The One About the Cup, and the Runnething Over

As an adult, I spent much more time single than most people.  It can be easy to forget that, now that I have met my darling and been with her so long, but I was single (with just a few brief  flings) for well over a decade in my 20s and 30s.  Over that long stretch of time, obviously I developed a method of living by myself that I found quite comfortable and rewarding.  I had a lot of fun and tons of experiences.  I did things people in committed relationships simply can’t do—like relocate and/or start new careers with very little forethought.  It was an incredibly interesting and fascinating way to live.  Some blocks of time, I spent living not just single but far away from all my family and friends.  It allowed me time to breathe, “find myself”, and do some major work on fixing my deep flaws I had developed over years of alcoholism.  It was a great setup, but it did pose one great drawback: it was super lonely.


I never would have admitted at the time that I was lonely—mostly because I don’t think I even knew I was lonely.  But of course I was.  There was a lot of upside but being lonely was inevitable.  Luckily, I refused to settle or even actively date when I knew that I wasn’t ready.  This allowed me to be available when my Karla came into my life and also to get as much inner work done as I could before she got there.  So when she found me, I was the best version of me I could have been at that point (although you can ALWAYS keep being a better version of yourself, always always always).


Going from single for a decade to in a deeply committed relationship naturally had some shock value for me, and required a period of adjustment.  Fortunately my partner is full of kindness and innate understanding and guided me through the change.  Certainly there were elements of living with another person (or in our case, two other people and a dog!) that were challenging for me at first, but also of course, there were a great many positives and bonuses that come with having an all-the-time partner.  Most of these positives I at least anticipated or could have anticipated.  One thing I never saw coming:  her parents and grandparents.


I knew, of course, that when you gain a life partner, their parents become a part of your life.  That was not a surprise.  What I was not prepared for was the level of connection I would have with these people, and the amount of affection and caring they would have for me, and me for them.  From almost my first meeting with Karla’s mother, father, step-mother (although that term doesn’t do adequate justice to the maternal force that is Amy) and grandparents (I’ve only met her maternal grandparents as her other set lives a good distance away) I have felt a true and abiding acceptance.  Karla and I are not married but all these people truly are my family and I love seeing them any chance we get.  They are all different, unique, loving people who I am genuinely excited to get to know more as the years pass.  What a boon!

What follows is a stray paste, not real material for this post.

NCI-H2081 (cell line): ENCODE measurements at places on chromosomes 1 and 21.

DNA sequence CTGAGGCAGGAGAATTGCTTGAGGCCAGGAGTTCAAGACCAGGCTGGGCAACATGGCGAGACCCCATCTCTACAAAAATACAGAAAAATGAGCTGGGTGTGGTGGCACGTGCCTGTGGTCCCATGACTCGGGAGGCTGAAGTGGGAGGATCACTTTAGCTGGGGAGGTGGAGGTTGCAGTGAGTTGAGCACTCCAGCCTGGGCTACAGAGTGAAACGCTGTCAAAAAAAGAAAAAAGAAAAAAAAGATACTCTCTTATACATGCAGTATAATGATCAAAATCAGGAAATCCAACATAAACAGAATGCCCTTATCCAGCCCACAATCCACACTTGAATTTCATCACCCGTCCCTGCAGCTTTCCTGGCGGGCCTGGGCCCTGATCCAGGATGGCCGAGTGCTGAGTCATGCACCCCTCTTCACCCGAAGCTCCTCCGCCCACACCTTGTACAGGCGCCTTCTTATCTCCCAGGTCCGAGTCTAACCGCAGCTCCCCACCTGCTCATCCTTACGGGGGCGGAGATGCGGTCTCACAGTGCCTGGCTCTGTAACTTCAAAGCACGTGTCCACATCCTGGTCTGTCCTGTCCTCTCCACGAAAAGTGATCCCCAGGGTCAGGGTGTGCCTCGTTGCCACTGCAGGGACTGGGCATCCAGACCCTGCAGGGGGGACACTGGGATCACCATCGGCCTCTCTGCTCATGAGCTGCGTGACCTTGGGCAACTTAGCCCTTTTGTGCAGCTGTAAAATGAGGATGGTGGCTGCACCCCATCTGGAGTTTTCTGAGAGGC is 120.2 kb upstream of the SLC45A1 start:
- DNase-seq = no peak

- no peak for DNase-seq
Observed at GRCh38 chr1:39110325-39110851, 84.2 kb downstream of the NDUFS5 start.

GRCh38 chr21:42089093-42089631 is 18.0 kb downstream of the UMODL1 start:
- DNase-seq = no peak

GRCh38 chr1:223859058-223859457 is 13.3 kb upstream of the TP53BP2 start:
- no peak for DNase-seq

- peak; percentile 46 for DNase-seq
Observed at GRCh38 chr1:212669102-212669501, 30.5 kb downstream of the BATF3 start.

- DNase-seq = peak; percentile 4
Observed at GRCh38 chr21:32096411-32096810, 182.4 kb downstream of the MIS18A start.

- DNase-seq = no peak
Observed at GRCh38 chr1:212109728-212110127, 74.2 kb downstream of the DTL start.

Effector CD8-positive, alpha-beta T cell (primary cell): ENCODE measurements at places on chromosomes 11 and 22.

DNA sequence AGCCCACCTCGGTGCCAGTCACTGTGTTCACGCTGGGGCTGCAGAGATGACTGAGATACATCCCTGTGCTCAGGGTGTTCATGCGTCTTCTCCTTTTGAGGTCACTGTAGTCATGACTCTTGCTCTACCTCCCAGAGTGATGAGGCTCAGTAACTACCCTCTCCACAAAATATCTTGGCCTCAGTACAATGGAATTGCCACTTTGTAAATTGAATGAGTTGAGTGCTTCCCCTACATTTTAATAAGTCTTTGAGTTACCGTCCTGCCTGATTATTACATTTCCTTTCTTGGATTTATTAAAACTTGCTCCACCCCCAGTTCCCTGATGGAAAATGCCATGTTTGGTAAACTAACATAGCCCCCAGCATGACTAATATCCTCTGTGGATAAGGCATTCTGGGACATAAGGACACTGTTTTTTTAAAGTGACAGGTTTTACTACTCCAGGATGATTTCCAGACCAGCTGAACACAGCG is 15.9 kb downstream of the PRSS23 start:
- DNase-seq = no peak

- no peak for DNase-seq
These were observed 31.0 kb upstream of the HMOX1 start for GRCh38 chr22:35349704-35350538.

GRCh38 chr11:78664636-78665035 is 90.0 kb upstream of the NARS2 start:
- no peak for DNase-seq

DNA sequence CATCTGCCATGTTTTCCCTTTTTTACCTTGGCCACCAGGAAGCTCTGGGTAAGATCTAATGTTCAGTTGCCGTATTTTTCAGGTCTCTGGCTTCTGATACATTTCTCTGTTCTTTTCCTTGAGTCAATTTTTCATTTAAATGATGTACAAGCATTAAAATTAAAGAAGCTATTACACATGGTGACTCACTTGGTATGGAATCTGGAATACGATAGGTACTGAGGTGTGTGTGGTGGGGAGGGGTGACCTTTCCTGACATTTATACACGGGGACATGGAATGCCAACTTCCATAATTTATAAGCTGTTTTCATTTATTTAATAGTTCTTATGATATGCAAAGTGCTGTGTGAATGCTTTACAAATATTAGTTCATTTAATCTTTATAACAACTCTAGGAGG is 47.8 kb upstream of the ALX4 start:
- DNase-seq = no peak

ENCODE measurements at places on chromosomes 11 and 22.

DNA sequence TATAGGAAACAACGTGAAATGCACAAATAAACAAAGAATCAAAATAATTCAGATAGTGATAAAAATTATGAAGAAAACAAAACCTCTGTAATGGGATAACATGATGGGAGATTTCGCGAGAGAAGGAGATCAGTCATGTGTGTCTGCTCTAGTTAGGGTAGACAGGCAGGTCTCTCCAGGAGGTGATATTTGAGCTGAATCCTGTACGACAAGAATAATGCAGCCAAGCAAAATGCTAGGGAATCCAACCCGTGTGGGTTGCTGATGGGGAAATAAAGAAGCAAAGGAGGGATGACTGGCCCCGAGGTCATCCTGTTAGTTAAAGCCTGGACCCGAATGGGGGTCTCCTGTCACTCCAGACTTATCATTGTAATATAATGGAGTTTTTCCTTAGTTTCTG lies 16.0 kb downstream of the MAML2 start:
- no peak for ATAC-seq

What staggers me the most, when I stop to think about it, is that I spent so much time completely alone, and then finally found a partner—and then a kid and a dog!  They all fill my heart up so much.  On top of that, both of my parents have been terrific parents throughout my life and continue to nurture me emotionally, in addition to being stellar grandparents.  And now to come to the realization that I’ve gained even more family, have even more love and help and caring…well, as I have said before, my cup certainly overflows.  It’s like the world felt it had to make up for all that time I spent by myself.  And sometimes you just have to write a blog about how great things are.

2 Responses to “The One About the Cup, and the Runnething Over”

  1. Kyle Sundgren Says:

    What do you mean? Everyone spends a decade being single starting in their twenties! You big ball of goof! Then a movie star marries you.

    One issue you’re not addressing is how exactly you’re going to clean up the mess from your overfilled cup. These are carpeted floors, you can’t just let it soak in. You have to act quick, not write a blog first then plan out a cleanup.

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